Are you pondering what I’m pondering?

photoWhen did computer geeks become bent on world domination? When did the grotesque little mice employed to duplicate existing algebra onto punch cards initiate their plan to overthrow the people who created the original mathematic algorithms, business models and scientific concepts?

Computer programmers rely on shortcuts, such as assuming a predictable result is really random, that infinity has a bound, or that a year needs only two digits. The math used to write today’s most popular software was devised by physicists, engineers and social scientists during the 1940s, ’50s and ’60s. As an undergraduate computer science major in 1985, I was told to consult the three-volume big book of algorithms — the computer programmer’s Monarch notes — to answer any problem.

No company has been more successful at turning crib sheets into cash than Microsoft. The company tried to capture the healthcare world in 1995 when Bill Gates attacked the San Antonio meeting of the Healthcare Information and Management Systems Society (HIMSS) like Santa Ana storming the Alamo. Gates ordered the mainframe-steeped audience to embrace his Back Office, a repackaged collection of existing network products that intertwined the Windows NT operating system with Microsoft’s SQL Server application.

Former card-shark Gates said his products would control all of our medical data and communications. He dismayed the keynote-speech crowd by flagrantly violating HIMSS longstanding “no sales pitch” policy. In his rosy, Windows-based future, bedside physicians and nurses would be replaced by paraprofessionals equipped with PCs. Consultations would be channeled through his proprietary MSN on-line service.

“There is no doubt in my mind that you can take the most demanding hospital application and run it on PC servers,” said Gates.

Apparently that rule didn’t apply to conventions. While Gates was hyping Windows, thousands of people were stuck in the HIMSS registration line because the Microsoft Windows Back Office application used to print badges crashed. It crashed when a data integrity error occurred, exactly the type of flaw that proved the application could not be trusted with the transaction-processing load of a typical hospital.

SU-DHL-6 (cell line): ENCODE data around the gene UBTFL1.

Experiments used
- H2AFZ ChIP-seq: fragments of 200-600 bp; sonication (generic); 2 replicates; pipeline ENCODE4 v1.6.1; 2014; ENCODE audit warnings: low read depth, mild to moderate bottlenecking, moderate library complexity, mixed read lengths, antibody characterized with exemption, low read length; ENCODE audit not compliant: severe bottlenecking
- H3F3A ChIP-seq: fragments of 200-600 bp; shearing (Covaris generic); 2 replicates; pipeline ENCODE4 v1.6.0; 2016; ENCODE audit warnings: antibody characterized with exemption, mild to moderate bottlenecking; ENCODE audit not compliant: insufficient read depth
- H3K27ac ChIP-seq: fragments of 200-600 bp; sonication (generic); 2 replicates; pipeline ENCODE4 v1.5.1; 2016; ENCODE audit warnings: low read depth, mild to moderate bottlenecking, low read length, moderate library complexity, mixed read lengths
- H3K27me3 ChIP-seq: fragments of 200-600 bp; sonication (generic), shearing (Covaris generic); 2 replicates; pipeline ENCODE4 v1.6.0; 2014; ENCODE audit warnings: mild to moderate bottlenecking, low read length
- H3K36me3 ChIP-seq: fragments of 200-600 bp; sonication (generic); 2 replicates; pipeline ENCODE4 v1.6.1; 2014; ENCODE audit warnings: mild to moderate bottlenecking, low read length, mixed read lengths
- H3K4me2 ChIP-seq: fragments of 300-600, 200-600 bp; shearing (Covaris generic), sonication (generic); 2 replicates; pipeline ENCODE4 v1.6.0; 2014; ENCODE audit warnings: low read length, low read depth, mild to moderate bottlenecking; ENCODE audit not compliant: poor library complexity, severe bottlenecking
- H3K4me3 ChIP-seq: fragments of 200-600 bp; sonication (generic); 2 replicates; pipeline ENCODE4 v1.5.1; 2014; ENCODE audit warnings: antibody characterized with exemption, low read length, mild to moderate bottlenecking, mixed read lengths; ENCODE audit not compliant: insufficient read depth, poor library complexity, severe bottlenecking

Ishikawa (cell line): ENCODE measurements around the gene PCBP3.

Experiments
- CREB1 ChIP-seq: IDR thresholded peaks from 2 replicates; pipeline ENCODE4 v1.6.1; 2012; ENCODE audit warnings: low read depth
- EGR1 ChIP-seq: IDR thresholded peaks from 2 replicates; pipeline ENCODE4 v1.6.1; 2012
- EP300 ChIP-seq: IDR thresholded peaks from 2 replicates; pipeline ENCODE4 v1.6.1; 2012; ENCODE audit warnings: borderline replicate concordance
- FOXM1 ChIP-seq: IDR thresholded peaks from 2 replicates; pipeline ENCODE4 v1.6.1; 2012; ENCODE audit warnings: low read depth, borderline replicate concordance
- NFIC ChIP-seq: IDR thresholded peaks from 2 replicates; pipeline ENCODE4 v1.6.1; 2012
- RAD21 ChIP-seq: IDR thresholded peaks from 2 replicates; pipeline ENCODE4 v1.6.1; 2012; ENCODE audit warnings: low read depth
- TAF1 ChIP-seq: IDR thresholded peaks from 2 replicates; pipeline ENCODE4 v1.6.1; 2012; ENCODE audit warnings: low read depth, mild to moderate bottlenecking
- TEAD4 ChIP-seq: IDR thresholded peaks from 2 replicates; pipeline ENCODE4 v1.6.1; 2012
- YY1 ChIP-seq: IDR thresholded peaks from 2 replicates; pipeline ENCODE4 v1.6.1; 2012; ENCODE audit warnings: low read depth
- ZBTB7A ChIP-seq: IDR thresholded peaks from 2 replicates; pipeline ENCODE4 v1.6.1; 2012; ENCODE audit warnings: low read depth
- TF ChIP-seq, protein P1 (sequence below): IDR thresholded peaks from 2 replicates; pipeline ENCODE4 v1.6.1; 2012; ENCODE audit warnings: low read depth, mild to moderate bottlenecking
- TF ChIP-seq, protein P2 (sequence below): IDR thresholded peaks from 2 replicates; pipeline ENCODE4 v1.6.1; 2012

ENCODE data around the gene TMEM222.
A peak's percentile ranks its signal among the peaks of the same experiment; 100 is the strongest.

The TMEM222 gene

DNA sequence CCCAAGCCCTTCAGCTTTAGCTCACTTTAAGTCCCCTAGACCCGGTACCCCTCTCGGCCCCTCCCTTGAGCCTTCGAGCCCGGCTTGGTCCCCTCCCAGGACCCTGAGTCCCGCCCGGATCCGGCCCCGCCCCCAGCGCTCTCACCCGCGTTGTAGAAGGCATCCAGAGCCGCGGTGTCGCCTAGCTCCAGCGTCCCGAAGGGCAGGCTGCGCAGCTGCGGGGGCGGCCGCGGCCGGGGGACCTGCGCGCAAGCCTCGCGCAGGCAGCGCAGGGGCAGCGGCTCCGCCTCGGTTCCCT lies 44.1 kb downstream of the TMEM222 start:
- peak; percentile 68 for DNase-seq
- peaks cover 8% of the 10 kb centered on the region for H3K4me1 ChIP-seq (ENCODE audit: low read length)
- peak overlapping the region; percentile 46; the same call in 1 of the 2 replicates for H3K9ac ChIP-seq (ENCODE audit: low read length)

Later in San Antonio, Microsoft announced Shared Medical Systems (SMS), a venerable provider of hospital software (soon to be part of Siemens — see page 7), had agreed to move its products over to Microsoft’s environment. In return, Microsoft anointed SMS with “Premier Support” status, tying Microsoft customer service into the existing SMS help desk. But while SMS was adhering to FDA Good Manufacturing Practices, Microsoft had no intention of creating a quality system.

John Nielson, Microsoft’s representative at the SMS press conference, suggested Microsoft was above the law. “We operate all over the world,” he said. “We’re not concerned with one small agency.”

Not that they could meet GMP. Everything Microsoft sells is based on someone else’s brainstorm. Nielson proudly pointed that out when he related how David Cutler brought Digital’s VAX VMS operating system to Redmond and called it Windows NT, and how Microsoft was raiding Oracle and Informix to get the six people in the world who could actually devise a fourth-generation SQL database application.

Is it any wonder the company’s products don’t work? Softies, as Microsoft employees are called, are a pack of shortcutting sociopaths. Company execs Gates and Steve Ballmer openly express disdain for the outside world. And now they are trying to subvert the justice system, using campaign contributions to curry political favor.

The next time you have a chance to become involved in an information system decision, think of the medical professionals and patients who depend on you. Enter the fray against shoddy software and let this be your battle cry: “Remember the HIMSS registration line!”

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